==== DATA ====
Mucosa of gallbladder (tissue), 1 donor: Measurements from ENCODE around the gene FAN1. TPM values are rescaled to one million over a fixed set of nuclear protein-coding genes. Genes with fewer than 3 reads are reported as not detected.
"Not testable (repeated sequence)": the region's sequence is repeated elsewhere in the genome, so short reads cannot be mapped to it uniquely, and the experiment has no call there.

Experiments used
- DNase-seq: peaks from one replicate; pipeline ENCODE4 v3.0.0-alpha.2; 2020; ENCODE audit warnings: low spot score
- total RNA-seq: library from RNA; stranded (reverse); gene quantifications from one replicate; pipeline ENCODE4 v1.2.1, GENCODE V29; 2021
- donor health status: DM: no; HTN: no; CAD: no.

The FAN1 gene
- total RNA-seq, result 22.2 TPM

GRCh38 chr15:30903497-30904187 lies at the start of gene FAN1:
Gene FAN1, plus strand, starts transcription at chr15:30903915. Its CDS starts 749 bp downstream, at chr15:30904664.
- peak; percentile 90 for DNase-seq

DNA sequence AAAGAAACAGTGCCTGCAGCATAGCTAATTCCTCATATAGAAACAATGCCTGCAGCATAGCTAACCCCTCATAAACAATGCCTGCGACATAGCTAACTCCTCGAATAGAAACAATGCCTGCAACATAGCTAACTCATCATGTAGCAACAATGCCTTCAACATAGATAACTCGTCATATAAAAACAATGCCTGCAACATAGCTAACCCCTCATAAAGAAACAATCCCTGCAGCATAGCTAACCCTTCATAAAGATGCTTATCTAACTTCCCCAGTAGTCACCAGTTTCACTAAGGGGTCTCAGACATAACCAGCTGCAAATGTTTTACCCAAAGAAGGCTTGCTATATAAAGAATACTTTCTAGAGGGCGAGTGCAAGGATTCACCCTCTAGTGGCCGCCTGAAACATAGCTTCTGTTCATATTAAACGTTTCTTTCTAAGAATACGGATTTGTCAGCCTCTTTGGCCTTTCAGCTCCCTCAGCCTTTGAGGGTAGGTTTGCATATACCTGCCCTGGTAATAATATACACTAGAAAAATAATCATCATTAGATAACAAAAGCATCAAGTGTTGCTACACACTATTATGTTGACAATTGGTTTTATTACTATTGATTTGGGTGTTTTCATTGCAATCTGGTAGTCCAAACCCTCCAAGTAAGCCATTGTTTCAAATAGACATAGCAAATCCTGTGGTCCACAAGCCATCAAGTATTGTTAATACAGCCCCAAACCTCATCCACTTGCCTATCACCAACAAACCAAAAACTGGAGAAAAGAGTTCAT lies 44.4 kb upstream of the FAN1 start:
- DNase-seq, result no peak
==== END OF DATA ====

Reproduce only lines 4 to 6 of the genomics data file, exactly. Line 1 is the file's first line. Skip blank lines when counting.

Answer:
- DNase-seq: peaks from one replicate; pipeline ENCODE4 v3.0.0-alpha.2; 2020; ENCODE audit warnings: low spot score
- total RNA-seq: library from RNA; stranded (reverse); gene quantifications from one replicate; pipeline ENCODE4 v1.2.1, GENCODE V29; 2021
- donor health status: DM: no; HTN: no; CAD: no.